Can science explain mysticism?

Religious Studies 35 (2):213-227 (1999)

Evan Fales
University of Iowa
Jerome Gellman has recently disputed my claim that a naturalistic explanation for mystical experiences is available, a better explanation than any current attempt to show that God is sometimes perceived in those experiences. Gellman argues (i) that some mystics do not 'fit' the sociological explanation of I. M. Lewis; (ii) that the sociological analysis of tribal mysticism cannot properly be extended to theistic experiences; and (iii) that mystical experiences merit prima facie credence, so the burden of proof falls on the naturalist. I reply (i) that the alleged counter-examples either do fit Lewis's explanation or are too poorly known to judge; (ii) that Lewis's theory, supplemented by recent neurophysiological findings, provides a strong explanation for all mystical experiences; and (iii) that the burden of proof, if there is one, now falls on the theist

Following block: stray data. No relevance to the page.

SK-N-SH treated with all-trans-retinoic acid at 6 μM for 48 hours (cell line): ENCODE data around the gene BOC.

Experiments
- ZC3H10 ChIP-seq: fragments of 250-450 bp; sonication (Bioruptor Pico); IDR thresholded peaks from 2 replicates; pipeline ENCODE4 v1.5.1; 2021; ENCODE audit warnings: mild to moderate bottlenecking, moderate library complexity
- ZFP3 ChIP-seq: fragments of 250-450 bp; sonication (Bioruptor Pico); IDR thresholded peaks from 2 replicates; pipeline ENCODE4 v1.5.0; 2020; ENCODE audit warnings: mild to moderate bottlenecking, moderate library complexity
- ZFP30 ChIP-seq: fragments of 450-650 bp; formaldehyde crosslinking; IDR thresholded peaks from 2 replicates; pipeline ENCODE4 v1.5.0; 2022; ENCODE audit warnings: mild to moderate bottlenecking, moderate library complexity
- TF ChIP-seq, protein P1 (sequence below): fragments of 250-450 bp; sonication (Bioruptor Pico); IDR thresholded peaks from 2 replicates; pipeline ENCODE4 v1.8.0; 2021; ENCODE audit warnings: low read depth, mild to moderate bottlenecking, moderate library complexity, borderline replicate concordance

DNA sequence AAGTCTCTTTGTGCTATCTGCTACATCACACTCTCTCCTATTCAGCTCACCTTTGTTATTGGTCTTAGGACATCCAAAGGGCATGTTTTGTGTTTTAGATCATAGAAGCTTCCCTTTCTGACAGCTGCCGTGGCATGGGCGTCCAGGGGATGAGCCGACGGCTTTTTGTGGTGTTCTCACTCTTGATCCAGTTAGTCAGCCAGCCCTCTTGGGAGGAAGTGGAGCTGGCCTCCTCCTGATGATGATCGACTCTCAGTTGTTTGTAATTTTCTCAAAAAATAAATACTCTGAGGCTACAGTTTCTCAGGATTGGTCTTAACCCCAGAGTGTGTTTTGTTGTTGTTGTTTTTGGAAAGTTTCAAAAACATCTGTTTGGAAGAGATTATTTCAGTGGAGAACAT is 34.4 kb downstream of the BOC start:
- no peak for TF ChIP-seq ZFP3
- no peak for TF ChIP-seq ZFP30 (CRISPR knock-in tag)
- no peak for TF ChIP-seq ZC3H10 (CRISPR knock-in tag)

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DOI 10.1017/s0034412599004801
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